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I used the following:

find /path/to/files -name '*:*' -exec rename ':' '_' {} +

(so...)

find /media/(the rest of the dir)/archive/ -name '*:*' -exec rename ':' '_' {} +

And now all of the files have vanished, but now I have plugged the external HD into windows, it still recognises 2.xGB of data, but cannot see any files inside the folders.

Any suggestions would be greatly appreciated, as the data is vital!

Edit: Here is the output of ls -lsa:

0 drwx ------ 1 dc adm    0 <date> . 
0 drwx ------ 1 dc adm    0 <date> . 
0 drwx ------ 1 dc adm    0 <date> 2011 
4 drwx ------ 1 dc adm 4096 <date> 2012
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closed as not a real question by Tom O'Connor, SvW, Ward, Skyhawk, mdpc Dec 27 '12 at 1:55

It's difficult to tell what is being asked here. This question is ambiguous, vague, incomplete, overly broad, or rhetorical and cannot be reasonably answered in its current form. For help clarifying this question so that it can be reopened, visit the help center.If this question can be reworded to fit the rules in the help center, please edit the question.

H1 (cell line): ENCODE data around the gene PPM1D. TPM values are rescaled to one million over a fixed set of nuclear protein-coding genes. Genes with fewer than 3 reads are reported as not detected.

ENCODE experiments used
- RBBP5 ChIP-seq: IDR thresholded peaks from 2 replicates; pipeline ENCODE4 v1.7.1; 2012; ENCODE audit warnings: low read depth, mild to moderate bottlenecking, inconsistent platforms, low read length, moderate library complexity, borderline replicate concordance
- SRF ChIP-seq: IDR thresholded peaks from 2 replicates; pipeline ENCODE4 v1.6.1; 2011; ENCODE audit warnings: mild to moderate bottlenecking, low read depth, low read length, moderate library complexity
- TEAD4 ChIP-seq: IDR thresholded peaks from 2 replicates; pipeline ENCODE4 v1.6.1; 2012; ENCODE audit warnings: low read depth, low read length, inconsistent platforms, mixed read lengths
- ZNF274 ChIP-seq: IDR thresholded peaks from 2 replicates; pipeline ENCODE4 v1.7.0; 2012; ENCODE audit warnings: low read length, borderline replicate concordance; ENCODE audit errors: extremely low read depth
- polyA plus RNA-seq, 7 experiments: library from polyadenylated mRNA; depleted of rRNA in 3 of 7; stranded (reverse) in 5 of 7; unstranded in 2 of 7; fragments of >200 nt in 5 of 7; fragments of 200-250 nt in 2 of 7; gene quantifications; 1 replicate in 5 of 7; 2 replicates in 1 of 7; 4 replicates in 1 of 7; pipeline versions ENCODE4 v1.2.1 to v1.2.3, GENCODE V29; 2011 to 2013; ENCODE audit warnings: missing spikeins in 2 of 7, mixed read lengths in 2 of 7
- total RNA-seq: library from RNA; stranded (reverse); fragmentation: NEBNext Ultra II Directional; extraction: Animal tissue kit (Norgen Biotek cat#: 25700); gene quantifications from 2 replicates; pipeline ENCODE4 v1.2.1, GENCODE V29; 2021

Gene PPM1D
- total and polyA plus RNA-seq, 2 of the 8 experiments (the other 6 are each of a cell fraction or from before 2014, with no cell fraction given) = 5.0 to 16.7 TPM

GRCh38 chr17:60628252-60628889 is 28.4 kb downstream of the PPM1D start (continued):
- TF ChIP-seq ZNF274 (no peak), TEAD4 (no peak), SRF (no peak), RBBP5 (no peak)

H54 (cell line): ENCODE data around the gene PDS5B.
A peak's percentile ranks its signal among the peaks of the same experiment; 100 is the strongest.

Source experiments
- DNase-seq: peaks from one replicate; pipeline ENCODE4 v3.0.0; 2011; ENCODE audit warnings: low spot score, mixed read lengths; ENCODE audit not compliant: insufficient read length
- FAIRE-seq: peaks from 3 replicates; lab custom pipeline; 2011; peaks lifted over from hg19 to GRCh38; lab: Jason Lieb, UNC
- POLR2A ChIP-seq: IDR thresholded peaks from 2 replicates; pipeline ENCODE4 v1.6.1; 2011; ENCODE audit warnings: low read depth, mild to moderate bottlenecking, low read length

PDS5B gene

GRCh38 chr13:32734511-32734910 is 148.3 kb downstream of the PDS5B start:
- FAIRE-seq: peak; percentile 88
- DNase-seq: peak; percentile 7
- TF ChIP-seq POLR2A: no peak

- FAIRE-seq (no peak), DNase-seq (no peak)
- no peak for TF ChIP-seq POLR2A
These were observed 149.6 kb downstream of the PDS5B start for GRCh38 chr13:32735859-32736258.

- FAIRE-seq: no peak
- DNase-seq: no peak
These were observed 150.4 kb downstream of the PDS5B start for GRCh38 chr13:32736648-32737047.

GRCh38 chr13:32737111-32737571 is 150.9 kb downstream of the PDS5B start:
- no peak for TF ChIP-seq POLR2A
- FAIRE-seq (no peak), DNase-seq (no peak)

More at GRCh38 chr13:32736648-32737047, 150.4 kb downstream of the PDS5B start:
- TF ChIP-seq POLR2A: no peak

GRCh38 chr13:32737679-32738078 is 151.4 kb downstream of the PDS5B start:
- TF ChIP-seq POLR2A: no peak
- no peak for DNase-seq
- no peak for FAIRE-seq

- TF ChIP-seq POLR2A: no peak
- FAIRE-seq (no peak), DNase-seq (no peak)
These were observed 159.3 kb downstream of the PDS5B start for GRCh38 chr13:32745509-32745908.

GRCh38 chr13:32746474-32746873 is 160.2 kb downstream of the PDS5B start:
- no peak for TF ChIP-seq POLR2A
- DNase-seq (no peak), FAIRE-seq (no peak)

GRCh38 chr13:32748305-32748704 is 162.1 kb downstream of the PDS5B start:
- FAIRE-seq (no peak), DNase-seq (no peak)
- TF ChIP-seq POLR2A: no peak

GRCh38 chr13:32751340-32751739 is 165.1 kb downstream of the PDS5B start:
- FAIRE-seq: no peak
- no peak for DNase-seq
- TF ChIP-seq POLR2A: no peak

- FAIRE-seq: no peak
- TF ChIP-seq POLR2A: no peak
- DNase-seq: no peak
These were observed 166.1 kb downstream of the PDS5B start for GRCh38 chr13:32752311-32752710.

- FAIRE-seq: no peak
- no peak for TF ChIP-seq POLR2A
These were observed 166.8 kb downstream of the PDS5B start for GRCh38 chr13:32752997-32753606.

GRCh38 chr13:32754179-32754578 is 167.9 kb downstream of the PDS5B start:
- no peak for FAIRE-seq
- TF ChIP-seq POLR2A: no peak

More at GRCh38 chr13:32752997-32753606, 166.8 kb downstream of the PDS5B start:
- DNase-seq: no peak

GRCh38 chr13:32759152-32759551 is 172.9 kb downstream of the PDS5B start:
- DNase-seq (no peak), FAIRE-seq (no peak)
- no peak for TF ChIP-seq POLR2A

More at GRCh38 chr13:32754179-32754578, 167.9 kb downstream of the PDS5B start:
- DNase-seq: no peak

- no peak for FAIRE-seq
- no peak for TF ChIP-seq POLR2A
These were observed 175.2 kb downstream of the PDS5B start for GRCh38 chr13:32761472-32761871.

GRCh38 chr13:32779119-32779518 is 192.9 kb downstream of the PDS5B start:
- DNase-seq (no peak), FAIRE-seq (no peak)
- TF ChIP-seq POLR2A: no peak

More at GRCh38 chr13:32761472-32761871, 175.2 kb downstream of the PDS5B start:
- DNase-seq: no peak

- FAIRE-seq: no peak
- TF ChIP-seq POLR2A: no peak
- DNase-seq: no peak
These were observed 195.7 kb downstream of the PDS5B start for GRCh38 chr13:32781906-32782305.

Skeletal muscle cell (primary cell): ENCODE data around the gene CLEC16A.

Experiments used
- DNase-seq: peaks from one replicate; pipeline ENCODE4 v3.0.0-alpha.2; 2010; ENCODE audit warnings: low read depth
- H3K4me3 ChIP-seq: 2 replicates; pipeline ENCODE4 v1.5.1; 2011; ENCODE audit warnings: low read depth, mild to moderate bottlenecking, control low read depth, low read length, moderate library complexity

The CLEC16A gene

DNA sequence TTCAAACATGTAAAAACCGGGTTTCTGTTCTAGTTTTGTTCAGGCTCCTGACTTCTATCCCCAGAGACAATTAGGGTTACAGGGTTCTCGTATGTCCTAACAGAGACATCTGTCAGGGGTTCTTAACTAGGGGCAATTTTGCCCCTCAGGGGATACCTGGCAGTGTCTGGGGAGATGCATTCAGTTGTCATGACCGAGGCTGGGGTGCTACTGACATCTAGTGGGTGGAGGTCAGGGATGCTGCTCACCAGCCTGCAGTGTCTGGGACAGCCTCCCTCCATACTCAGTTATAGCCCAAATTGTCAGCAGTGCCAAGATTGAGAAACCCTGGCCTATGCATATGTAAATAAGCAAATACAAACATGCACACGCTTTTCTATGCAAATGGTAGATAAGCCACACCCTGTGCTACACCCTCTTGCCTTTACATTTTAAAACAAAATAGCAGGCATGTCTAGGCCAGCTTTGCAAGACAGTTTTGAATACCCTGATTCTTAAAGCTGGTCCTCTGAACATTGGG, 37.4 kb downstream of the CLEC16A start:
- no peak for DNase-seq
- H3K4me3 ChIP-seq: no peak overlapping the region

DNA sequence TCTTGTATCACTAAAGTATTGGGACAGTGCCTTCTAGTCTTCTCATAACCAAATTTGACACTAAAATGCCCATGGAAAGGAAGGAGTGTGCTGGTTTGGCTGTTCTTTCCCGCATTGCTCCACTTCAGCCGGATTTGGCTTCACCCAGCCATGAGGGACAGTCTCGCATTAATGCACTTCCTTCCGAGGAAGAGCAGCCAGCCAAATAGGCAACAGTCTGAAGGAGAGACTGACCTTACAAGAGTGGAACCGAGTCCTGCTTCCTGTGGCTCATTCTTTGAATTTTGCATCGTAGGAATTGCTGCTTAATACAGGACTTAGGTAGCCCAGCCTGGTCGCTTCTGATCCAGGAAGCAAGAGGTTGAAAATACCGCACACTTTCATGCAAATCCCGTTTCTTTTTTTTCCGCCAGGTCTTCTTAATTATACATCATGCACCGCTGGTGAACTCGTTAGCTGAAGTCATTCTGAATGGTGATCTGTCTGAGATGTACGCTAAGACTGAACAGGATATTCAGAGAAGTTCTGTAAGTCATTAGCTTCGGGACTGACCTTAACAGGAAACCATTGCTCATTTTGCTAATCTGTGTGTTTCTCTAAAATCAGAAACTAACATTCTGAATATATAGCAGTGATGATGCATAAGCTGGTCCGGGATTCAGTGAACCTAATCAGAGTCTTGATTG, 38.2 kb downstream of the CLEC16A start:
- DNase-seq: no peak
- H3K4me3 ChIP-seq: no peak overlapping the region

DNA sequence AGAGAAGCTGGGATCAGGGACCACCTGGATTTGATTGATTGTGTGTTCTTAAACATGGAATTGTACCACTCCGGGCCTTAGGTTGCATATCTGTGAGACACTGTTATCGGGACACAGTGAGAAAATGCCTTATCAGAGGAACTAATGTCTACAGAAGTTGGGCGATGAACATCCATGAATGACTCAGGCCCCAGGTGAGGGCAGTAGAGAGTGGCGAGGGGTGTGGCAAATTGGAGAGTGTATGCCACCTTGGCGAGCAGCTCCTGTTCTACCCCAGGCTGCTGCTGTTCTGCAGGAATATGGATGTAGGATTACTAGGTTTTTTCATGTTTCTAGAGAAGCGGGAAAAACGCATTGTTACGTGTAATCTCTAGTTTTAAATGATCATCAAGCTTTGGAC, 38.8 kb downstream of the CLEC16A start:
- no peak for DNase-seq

Huh? What? Why? –  Tom O'Connor Dec 26 '12 at 22:23
    
The files wouldn't open in windows with the colon. I was trying to mass-rename to get rid of the colon and replace it with an underscore, so I could open them in windows. –  user151000 Dec 26 '12 at 22:24
7  
I think that's a first 'tits-up' in a SF question title. –  ceejayoz Dec 26 '12 at 22:34
2  
Unfortunately this was done prior to a backup :( –  user151000 Dec 26 '12 at 22:51
1  
This is not a command...no... more like minefield courtesy of Bill Gates. :P –  ArrowInTree Dec 27 '12 at 3:56
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